Answer: Possibly but not necessarily.Terminal restlessness refers to a variety of symptoms found in people who are irreversibly close to death. These symptoms include fear, anxiety, malfunctioning of body in a way that is not necessarily because of the disease but from some other factors. So often the fear and anxiety is accompanied by some fear that seems to be irrational and is cause by seeing some paranormal sights. So some people feel that those paranormal sightings are the sightings of Yamadutaas who have come to take the person and the person is fearful and restless or other medical term is terminal restlessness, so the patient, the dying person is terminally restless because of Yamadutaas. Now when a person is at that stage of life our most important focus should be on helping that person and equating all restlessness with something to do with Yamadutaas may prevent us from helping that person in other ways may close our mind to other more important and more practically possible forms of helping others. So for example, some people before their death, they need some emotional closure that means maybe they have some estranged relative whom they feel that they have hurt that person or that person hurt them. And they want to talk and clarify and resolve the issue with that person and till they have done that resolution they feel extremely restless. So if that person is actually trying to communicate that please call so and so person and please ask that person to come and meet me or tell this message to that person or whatever somethings like that then it is important that we do what we can to assist that person in that emotional closure. It is possibly in connection with this idea of assisting people with emotional closure at the time of death that there is the common sentiment that a dying person should be granted his/her last desire so somebody has something burning to do or to convey then fulfil that desire. So all this is not to say that Yamadutaas may not be involved, it is quite possible that Yamadutaas may well be involved and if a person is feeling very scared because of the coming of the Yamadutaas and if by chanting the holy name and speaking about Krishna, by inspiring that person to take shelter of Krishna we can help that person to become free from the fear of Yamadutaas then that is definitely helpful and as devotees we know the importance of the moment of death and of preparing for that moment based on Bhagvat Gita, we know that the best way to prepare is by remembering Krishna. So we would like to help the person to remember Krishna and additionally that also acts as a counter, as an antidote for the fear of death and other mental problem that may be caused by the advent of the near-death situation. That is also very good. But two points of caution are there; first is that our mood should not be to try to somehow gather evidence to prove our worldview which is the Vedic worldview – Gita, Bhagvatam’s world view – if that happens well and good but our primary focus should be in trying to help the person whatever way we can. And ofcourse if Yamadutaas are actually coming and we don’t recognise it and it happens in many situations apparently that the person who becomes terminally restless because of some paranormal sightings is labelled as irrational and may be further physically restrained or is maybe given some injection to silence that person. So in such situations the knowledge from the Vedic scriptures can help us make sense of what is happening and help us acknowledge that person’s trauma not dismissing it as hallucination or phantasmagoria but recognising it as a description of some reality beyond. Now the problem with co-relating empirical observations and scriptural concepts is that empirical observations can always seem to be contrary to scriptural statements because the empirical path itself is unreliable. It can sometimes give us the truth, it can sometimes give us something wrong. For example, some people may at the time of death claim to have seen some mother or father, uncle or priest or Jesus, and they may feel very peaceful and we may from our perspective feel that actually they have not lived very pure lives, they have been sinful, how can they be peaceful like this? So its not that we have to critically assume that every single thing that people perceive at the time of death is necessarily true, some of it can be phantasmogoria also. So now it may seem very self-serving that something which confirms to our religious beliefs we accept it as true and something which contradicts we consider that sort of sighting as false. So especially those who are sceptical about scripture, the whole concept of talking about Yamadutaas is essentially involving talking about religion at the level of fear. Bhaktivinod Thakur talks about these four levels in Chaitanya Shikshamrita. The level of fear, then desire, then duty and then love. Fear and desire are not very recommended forms of religion. So yes the Bhagavatam does talk about Ajamil pastime, Ajamil saw the Yamadutaas but if you look at the centrality of the message that comes from the pastime, its not the sighting of the Yamadutaas, it is the redeeming power of the holy name. And that is what the Bhagavatam is focussing on. So what transforms Ajamil is not just the fact that he sees Yamadutaas and thinks they are real. Ajamil lived in a culture where there were no doubts about the reality of Yamadutaas. So thats why when the Yamadutaas came he immediately recognised that these are Yamadutaas, he also recognised the Vishudutaas. So for him it was just that he was carried away by the passions, and then he realised how much he was saved by the glory of the holy name then his faith in the holy name increased. So our goal should be to help people increase their faith in the holy name and certainly if the people are religiously inclined, are religiously open then such near-death events involving terminal restlessness in which say the dying patient gets relief by the chanting of the holy names then such events can definitely be talked about but if we try to directly equate terminal restlessness which has many aspects to it – emotional closure is one aspect I discussed – then there is much pain that comes at the level of the body itself and sometimes pain causes hallucinations because of the desire to escape from the pain and that sort of thing can be relieved not just by teaching religious philosophy it may require some palliative care also. So for some people if we just, rather than focussing on the patient’s pain and help relieve whatever is possible, we just focus on trying to make the patient into just a subject for proving this truth of our philosophy then we may come off as insensitive and we may even alienate people. So our focus has to be never on trying to prove the reality of the Yamadutaas, our focus should be on trying to prove the reality of the glory of the holy name in offering relief and of Krishna consciousness in offering shelter at times when even the best medical facility and the best material facilities fail to provide shelter. So yes some aspects of terminal restlessness can be co-related with the fear of Yamadutaas and to the extent that talking about this helps people to develop faith not so much in Yamadutaas, may be in the Yamadutaas, but primarily in the redeeming and relieving glory of the holy name to that extent we can talk about but overall our focus should be on trying to provide care to the dying person and trying to make the transition as spiritually auspicious as possible. So our eagerness to try to get our philosophy vindicated should not distract us from the primary thrust of our philosophy that we are servants and we are meant to serve each other in our relationship with Krishna and that death is a very critical exam, the most important exam in life, and we should be using it or rather helping them to prepare for death and not just to sort of extract faith or bully people into faith based on certain interpretations of certain events. Actually I am taking a slightly critical stand about this co-relation not because the co-relation is invalid but because some times devotees can become insensitive in trying to present the philosophy appropriately. So the appropriate presentation of the philosophy with sensitivity and with focus on the principle of Krishna’s mercy and love and not Krishna’s wrath as ?? records through the Yamadutaas, thats what should be the thrust of our presentation.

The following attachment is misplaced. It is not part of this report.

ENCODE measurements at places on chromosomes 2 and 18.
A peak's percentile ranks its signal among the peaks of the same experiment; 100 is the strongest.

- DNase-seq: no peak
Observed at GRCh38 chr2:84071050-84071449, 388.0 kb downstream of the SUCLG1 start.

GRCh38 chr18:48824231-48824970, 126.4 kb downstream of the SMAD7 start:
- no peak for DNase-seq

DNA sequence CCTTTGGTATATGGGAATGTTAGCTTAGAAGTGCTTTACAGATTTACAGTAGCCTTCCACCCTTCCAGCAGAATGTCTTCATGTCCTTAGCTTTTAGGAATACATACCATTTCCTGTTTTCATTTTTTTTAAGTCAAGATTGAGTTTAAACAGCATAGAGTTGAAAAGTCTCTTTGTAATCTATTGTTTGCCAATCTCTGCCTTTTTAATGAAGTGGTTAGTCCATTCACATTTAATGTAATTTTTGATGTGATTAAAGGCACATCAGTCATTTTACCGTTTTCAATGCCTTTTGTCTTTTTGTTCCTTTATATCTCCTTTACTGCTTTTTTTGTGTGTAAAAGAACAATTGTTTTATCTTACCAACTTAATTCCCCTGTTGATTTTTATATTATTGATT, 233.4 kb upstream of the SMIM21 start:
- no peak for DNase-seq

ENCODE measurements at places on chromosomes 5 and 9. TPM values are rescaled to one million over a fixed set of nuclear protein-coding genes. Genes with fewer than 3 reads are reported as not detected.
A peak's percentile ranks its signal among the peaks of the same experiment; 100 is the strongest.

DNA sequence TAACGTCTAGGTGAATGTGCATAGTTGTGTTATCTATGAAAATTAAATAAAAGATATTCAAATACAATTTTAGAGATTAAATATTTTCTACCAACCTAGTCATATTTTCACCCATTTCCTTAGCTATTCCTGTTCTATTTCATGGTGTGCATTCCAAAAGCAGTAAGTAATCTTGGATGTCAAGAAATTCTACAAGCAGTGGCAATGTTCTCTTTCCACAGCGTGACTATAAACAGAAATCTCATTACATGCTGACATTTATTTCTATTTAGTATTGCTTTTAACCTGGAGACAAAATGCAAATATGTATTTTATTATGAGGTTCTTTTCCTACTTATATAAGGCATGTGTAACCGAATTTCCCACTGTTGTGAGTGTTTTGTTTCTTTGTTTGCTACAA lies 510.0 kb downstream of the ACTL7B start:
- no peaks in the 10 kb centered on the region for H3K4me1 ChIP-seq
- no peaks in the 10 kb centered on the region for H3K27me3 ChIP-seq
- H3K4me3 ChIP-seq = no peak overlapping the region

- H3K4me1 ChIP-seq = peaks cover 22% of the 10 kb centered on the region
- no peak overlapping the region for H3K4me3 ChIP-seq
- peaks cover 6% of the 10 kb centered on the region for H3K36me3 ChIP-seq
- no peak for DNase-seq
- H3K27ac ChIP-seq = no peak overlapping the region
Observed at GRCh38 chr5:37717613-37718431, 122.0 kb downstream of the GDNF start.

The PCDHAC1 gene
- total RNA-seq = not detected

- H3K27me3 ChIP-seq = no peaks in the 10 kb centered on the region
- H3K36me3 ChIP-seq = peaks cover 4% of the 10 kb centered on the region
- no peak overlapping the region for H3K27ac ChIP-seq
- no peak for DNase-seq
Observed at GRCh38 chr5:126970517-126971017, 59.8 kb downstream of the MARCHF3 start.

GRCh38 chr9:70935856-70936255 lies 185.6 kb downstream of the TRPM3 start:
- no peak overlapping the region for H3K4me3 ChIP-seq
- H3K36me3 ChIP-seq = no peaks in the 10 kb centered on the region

Thank you, Hare Krishna!